- definitely don't make jokes that might be interpreted as "homosexual". Your twitter about having a "man crush" on Tim Tebow was quite disturbing. Especially someone with your polished and well-groomed "look"...some might actually believe you. Much truth is spoken in jest, as they say, so stay away from the "man crush" remarks (you made that remark about Tebow twice now on your twitter).
- the brand that is most important is the brand of your clients, not your own. You should have been there to hear Jerry Vines speak, even it that would harm your brand to be seen listening to the old "fundamentalist" Jerry Vines. As Mac said, we should honor and respect those who have come befor us and laid the groundwork for today's ministry. The pastor of your client church, FBC Jax, has great respect and admiration for Jerry Vines, and if for no other reason than for respect for Mac, you should have sat and listened to Vines, maybe even twittered some kind words. If you were going to twitter during J.D. Greear's message about how great he was, then by golly stay for Vines too. And your twitter coming forth from the Chart House restaurant during Vines sermon was a slap in the face to Vines, Brunson, and the people of FBC Jax who PAY YOU your consulting fees.
- the fact is: if you can't stay and listen to Vines and Johnny Hunt, if that doesn't fit your "brand" and you don't want to be seen listening to them, then you should choose your clients more carefully. Maybe FBC Jax is not a good fit for you. Mac has called us a "hotbed of legalism", so maybe your services are better used in more modern, seeker-friendly churches where the people will buy into the church marketing concept of growing a church. Perhaps aligning yourself with Mac and FBC Jax might not be in your company's image.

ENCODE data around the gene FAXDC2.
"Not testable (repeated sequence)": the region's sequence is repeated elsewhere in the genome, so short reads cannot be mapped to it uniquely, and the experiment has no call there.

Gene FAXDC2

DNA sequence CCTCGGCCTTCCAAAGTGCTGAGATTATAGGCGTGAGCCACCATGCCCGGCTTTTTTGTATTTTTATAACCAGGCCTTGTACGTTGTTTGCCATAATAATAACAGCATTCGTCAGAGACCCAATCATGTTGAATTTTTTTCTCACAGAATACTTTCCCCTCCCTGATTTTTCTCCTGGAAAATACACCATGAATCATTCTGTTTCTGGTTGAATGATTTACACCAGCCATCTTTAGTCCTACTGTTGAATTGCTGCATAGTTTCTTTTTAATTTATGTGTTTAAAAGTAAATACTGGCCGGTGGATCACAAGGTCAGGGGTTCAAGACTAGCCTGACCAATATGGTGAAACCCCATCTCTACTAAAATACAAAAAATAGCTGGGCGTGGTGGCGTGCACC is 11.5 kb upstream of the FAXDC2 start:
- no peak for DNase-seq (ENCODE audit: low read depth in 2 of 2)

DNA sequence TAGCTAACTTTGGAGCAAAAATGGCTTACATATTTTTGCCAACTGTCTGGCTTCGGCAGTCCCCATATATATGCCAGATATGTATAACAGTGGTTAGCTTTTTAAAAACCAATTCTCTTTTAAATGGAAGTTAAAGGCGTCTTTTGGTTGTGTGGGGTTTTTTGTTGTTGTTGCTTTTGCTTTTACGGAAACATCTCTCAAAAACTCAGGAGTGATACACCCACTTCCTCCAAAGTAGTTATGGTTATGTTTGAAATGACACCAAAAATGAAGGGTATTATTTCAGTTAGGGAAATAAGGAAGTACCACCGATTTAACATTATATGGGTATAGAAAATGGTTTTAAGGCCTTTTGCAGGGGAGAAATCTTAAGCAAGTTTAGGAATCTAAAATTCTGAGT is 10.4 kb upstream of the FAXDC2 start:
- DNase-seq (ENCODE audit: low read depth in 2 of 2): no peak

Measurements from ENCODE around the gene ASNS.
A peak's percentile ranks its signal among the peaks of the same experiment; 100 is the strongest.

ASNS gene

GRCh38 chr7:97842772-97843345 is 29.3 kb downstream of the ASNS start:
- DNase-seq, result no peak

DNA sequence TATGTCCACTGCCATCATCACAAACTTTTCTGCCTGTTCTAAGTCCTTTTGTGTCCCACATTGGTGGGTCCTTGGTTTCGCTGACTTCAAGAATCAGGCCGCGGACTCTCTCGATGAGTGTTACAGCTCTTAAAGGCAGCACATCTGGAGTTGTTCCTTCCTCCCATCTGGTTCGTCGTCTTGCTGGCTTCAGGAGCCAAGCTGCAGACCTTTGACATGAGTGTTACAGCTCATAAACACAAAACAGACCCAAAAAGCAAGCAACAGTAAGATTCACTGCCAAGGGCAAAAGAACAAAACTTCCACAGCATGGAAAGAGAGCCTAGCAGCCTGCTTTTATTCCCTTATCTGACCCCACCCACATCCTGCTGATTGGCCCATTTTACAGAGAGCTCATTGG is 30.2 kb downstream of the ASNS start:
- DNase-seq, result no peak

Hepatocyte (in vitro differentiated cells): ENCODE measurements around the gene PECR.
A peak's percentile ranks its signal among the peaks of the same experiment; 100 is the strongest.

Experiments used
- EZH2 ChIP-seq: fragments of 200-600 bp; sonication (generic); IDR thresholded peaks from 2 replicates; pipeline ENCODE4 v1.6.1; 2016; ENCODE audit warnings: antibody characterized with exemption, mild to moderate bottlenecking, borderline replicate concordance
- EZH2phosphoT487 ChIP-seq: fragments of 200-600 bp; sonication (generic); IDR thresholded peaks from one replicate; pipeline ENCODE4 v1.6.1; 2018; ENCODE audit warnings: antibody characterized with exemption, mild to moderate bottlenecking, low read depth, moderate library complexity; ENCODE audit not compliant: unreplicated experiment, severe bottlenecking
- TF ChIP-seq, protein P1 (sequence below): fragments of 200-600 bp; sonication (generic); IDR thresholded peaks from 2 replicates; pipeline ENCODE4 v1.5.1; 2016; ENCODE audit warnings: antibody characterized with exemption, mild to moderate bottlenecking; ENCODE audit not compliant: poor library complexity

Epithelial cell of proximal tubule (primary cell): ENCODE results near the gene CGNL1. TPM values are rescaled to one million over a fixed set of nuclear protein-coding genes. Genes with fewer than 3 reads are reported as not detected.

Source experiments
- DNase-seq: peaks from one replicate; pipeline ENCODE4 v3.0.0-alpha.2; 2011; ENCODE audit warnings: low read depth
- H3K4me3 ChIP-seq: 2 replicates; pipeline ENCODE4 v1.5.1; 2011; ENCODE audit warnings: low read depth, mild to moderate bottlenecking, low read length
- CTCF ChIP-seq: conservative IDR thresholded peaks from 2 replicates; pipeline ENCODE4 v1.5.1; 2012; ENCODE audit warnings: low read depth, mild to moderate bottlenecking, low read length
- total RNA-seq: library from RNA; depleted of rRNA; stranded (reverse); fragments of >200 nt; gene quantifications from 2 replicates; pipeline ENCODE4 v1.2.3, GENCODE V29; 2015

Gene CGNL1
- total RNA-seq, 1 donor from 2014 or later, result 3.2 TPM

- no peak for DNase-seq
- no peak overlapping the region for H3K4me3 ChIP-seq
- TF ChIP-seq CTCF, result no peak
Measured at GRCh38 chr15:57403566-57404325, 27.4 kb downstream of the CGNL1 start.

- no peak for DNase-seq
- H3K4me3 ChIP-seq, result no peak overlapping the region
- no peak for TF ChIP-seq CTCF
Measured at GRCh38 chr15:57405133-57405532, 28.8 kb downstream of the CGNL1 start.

- as Mac's trusted advisor, and as a consultant that has worked with pastors to develop their "stage presence" (you twittered about that recently), please help Mac. Help Mac know that if he is going to pastor a mega church, especially a multi-campus mega church, 90%+ of the people will never know him personally and thus his "stage demeanor" must be in line with his personal demeanor. If he is angry and condenscending in the pulpit, then his people will assume that is how he is out of the pulpit. Please help Mac in this area...or help Deb help Mac.
- Finally, Maurilio, please take a look at the strategies you have implemented at our church and pastor's conference. The embarrassing low turn-out from pastors and church members at the Pastor's Conference this year should cause you and Deb and Mac and Trey to take a hard look at what direction you are taking the church. One of the things that made the conference a favorite of so many over the years was its uniqueness. It was geared toward conservative, Southern Baptist pastors (yes, some polyester wearers), who enjoyed hearing from the Vines, Hunts, Rogers, etc. and who wanted to hear how FBC Jax was growing the church. News flash: conferences like the one we just had are EVERYWHERE. Implementing a PR firm with a promotions plan to sell advertising was a BAD MOVE. It made our conference look like any other non-denominational conference held in convention centers every week.
That is all, I suppose. Stay humble, Maurilio, even though you are enjoying success now.